Humane Slaughter Violation at Iowa Plant Increases Concerns about Extreme-Speed Slaughter
- The Humane Methods of Slaughter Act, a federal law dating back to 1958, requires that pigs and some other types of farm animals are “rendered insensible to pain” prior to slaughter.
- On September 1, 2020, a slaughterhouse in Ottumwa, Iowa, sent a pig into a tank of scalding hot water while the pig was still conscious.
- As authorized by law, the U.S. Department of Agriculture (USDA) suspended activities at the plant for this egregious violation of the Humane Methods of Slaughter Act, requiring the company to take corrective actions before resuming slaughter operations.
- We’re horrified by this incident and distressed by the industry’s tone-deaf efforts to further increase line speeds and ramp up production in the face of appalling abuses against animals and workers in the midst of a pandemic.
- You can help alleviate some of the unnecessary suffering of farm animals during the pandemic by urging your lawmakers to support the Safe Line Speeds in COVID-19 Act.
The Humane Methods of Slaughter Act (HMSA) is one of the only federal laws that outlines protections for farm animals. Violations like the recent incident in Ottumwa, Iowa, illustrate the risks inherent in slaughter systems where line speeds already run dangerously fast—jeopardizing the welfare and safety of farm animals and plant workers—and increase concerns about the USDA allowing extreme-speed slaughter systems where the lines move even faster.
The JBS* Ottumwa plant failed to properly render a pig unconscious during the stunning stage—HMSA’s foundational requirement, which decreases pain and suffering for farm animals during slaughter. As a result of this error, the pig entered a scalding tank—a tank of extremely hot water used to loosen hair from an animal’s skin—while still conscious, in violation of federal law, causing her to suffer unimaginable pain and terror.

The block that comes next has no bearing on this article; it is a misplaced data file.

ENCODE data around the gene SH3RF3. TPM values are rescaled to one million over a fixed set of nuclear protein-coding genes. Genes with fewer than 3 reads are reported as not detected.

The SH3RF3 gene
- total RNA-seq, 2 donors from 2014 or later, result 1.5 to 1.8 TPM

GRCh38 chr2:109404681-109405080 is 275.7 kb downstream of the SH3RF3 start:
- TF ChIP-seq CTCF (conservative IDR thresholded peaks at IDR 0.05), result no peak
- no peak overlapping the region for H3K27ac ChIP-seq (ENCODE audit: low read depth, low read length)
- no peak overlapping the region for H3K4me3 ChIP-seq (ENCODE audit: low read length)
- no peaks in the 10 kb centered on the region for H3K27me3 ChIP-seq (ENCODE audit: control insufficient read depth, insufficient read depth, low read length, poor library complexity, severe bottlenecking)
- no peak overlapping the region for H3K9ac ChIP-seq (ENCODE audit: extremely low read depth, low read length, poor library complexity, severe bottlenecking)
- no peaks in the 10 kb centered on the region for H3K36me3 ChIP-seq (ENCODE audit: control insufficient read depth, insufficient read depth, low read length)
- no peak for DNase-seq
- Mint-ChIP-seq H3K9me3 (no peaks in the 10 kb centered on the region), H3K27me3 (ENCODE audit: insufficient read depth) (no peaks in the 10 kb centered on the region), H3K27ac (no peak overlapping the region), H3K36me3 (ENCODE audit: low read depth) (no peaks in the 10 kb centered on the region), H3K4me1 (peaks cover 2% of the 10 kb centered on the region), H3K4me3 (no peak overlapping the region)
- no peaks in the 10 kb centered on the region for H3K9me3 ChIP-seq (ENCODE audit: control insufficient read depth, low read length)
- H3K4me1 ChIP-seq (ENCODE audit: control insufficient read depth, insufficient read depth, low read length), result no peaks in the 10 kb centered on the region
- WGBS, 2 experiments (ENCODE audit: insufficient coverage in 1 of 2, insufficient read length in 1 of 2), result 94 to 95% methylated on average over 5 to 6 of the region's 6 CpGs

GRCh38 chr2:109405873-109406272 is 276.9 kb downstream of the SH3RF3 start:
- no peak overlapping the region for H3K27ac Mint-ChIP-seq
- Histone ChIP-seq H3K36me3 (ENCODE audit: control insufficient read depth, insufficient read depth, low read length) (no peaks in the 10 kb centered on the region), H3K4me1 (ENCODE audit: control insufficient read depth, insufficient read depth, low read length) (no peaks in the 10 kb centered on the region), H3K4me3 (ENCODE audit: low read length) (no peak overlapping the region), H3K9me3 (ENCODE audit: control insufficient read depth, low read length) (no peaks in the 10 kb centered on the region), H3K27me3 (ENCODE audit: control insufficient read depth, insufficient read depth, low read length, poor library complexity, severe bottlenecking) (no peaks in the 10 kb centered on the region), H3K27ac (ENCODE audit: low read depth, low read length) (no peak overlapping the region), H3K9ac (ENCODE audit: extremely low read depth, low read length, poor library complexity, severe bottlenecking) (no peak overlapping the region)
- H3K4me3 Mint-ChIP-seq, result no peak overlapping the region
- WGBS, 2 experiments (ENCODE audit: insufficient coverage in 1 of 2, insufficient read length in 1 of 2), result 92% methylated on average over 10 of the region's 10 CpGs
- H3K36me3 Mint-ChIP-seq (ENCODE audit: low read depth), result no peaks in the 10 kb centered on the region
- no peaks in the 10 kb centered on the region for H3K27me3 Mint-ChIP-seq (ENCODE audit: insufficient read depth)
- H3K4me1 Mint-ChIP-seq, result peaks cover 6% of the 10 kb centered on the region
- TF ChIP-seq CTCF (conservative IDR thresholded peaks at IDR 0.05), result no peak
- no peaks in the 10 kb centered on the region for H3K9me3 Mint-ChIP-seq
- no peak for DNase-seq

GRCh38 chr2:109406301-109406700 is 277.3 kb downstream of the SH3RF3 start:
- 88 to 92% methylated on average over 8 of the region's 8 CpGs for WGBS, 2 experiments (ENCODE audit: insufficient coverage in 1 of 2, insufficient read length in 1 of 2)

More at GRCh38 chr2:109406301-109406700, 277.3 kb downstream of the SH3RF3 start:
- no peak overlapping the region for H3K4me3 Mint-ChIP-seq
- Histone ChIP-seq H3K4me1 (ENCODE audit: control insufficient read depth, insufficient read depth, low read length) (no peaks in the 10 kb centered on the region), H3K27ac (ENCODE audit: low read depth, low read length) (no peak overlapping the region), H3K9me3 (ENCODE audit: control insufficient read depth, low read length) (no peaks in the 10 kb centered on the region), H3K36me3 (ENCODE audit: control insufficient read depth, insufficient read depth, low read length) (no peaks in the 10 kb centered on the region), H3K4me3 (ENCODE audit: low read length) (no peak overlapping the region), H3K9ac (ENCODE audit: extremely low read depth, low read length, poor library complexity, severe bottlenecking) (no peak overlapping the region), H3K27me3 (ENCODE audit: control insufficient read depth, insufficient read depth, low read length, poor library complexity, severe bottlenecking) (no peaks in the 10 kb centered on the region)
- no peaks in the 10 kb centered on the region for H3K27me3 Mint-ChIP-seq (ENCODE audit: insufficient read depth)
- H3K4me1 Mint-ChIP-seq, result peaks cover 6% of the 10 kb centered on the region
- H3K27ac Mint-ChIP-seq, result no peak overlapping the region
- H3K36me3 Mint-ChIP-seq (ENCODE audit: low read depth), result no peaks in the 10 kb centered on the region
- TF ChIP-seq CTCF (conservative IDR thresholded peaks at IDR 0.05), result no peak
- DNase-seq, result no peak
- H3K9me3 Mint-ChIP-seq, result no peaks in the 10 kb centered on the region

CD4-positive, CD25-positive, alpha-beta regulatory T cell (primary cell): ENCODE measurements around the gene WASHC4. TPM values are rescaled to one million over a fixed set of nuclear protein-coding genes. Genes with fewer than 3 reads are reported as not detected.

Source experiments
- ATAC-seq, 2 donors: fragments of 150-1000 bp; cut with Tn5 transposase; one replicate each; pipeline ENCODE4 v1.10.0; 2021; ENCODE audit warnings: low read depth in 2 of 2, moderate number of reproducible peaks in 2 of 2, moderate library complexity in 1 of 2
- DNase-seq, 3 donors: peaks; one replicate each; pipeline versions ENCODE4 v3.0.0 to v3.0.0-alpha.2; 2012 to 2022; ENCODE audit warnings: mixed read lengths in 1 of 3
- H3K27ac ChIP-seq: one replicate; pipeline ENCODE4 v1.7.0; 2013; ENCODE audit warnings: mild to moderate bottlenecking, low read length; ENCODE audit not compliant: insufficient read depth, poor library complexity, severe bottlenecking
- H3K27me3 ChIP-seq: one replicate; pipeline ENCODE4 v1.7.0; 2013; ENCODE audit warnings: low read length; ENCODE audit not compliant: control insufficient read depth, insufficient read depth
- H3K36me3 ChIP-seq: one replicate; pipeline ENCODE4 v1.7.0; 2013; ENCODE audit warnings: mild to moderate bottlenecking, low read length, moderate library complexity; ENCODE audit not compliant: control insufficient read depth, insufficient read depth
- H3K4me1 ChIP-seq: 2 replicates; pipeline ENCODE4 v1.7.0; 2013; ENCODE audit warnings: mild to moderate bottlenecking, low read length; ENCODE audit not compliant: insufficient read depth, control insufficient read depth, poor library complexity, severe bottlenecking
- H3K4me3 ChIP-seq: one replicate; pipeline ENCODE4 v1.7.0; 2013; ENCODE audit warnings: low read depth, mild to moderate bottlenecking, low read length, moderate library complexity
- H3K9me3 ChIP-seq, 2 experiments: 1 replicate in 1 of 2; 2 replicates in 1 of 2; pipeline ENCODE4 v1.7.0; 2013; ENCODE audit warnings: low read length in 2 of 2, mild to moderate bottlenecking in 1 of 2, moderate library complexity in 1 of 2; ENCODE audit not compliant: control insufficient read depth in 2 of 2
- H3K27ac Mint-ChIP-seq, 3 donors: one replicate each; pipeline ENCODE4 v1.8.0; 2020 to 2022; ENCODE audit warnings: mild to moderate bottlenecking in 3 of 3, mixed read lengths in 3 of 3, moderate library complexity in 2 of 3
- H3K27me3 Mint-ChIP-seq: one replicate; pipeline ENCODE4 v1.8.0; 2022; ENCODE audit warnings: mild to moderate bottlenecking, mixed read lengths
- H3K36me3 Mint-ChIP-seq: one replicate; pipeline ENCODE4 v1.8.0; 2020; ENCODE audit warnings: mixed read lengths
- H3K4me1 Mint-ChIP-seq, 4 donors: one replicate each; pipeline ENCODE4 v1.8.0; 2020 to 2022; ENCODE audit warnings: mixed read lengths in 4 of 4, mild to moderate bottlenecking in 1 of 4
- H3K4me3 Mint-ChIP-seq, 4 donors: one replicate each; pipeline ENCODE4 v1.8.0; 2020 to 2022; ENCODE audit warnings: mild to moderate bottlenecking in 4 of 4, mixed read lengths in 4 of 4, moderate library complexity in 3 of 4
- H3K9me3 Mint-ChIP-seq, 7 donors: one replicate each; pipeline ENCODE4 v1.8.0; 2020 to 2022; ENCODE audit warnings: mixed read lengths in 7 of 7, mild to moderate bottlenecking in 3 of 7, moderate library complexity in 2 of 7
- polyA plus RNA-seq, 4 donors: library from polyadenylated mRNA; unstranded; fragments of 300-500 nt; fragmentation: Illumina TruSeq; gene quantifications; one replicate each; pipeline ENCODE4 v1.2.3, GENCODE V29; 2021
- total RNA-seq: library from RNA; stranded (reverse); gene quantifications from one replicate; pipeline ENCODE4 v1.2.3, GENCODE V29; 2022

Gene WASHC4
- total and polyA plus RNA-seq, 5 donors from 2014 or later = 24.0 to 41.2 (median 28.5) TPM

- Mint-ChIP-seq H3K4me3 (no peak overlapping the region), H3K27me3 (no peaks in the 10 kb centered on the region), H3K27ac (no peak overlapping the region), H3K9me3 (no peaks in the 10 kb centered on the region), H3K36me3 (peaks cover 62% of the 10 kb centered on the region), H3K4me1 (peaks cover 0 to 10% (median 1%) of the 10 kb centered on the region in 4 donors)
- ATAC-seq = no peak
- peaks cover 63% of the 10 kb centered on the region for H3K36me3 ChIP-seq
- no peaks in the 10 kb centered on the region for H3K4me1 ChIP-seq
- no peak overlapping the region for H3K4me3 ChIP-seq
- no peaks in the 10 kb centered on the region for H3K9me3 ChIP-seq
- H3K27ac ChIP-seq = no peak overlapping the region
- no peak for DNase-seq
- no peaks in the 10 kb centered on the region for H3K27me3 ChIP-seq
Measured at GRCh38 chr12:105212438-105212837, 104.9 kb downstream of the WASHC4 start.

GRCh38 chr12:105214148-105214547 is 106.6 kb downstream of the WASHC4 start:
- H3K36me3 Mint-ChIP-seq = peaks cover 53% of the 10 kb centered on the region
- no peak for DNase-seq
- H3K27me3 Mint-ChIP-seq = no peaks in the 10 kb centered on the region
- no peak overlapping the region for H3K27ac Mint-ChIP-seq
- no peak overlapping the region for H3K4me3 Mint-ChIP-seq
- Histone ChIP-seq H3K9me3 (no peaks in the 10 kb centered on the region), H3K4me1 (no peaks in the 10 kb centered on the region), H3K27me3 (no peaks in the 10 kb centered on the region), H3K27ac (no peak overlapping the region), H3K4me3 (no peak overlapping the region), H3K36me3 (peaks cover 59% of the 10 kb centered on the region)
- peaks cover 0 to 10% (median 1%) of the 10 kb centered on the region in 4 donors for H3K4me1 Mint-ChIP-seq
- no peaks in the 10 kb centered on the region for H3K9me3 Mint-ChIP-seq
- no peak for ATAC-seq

If the stunning device is not properly applied for an adequate period of time, an animal may regain consciousness before they are slaughtered. While the meager documentation available to the public doesn’t tell the full story, it seems that insufficient stunning time could have played a role in this incident.
This most recent scalding of a conscious animal adds to the growing evidence demonstrating that plants already struggle to comply with humane slaughter and handling laws. Time constraints and pressures to keep systems moving quickly are already problematic. Now, with the COVID-19 pandemic, plants are continually failing to implement proper safety protocols, workers and inspectors are getting sick and dying, plants are short-staffed or closed, and producers are unable to move the large numbers of animals they raise to slaughter on time—resulting in “depopulation” or mass, inhumane killings of these animals.
It is obvious that the only appropriate policy is for the USDA to slow down line speeds—not speed them up or eliminate all restrictions on speed whatsoever. Slaughterhouses are facing increased pressure during the pandemic due to the inherent fractures in our underlying factory farming system. The challenges slaughterhouses are facing will only be exacerbated if the government continues to irresponsibly allow slaughterhouses to operate at breakneck-speeds—an approach that only increases the likelihood of humane slaughter violations, worker injuries and illness, and food safety violations.
You can make a big difference for farm animals by urging your U.S. senators and representative to support the Safe Line Speeds in COVID-19 Act.
*JBS® USA is a leading processor of beef and pork in the U.S. and a leading processor of beef in Canada. It is also a majority shareholder of Pilgrim's Pride Corporation, the second largest poultry company in the U.S., with operations in the U.S. and Mexico. (Source)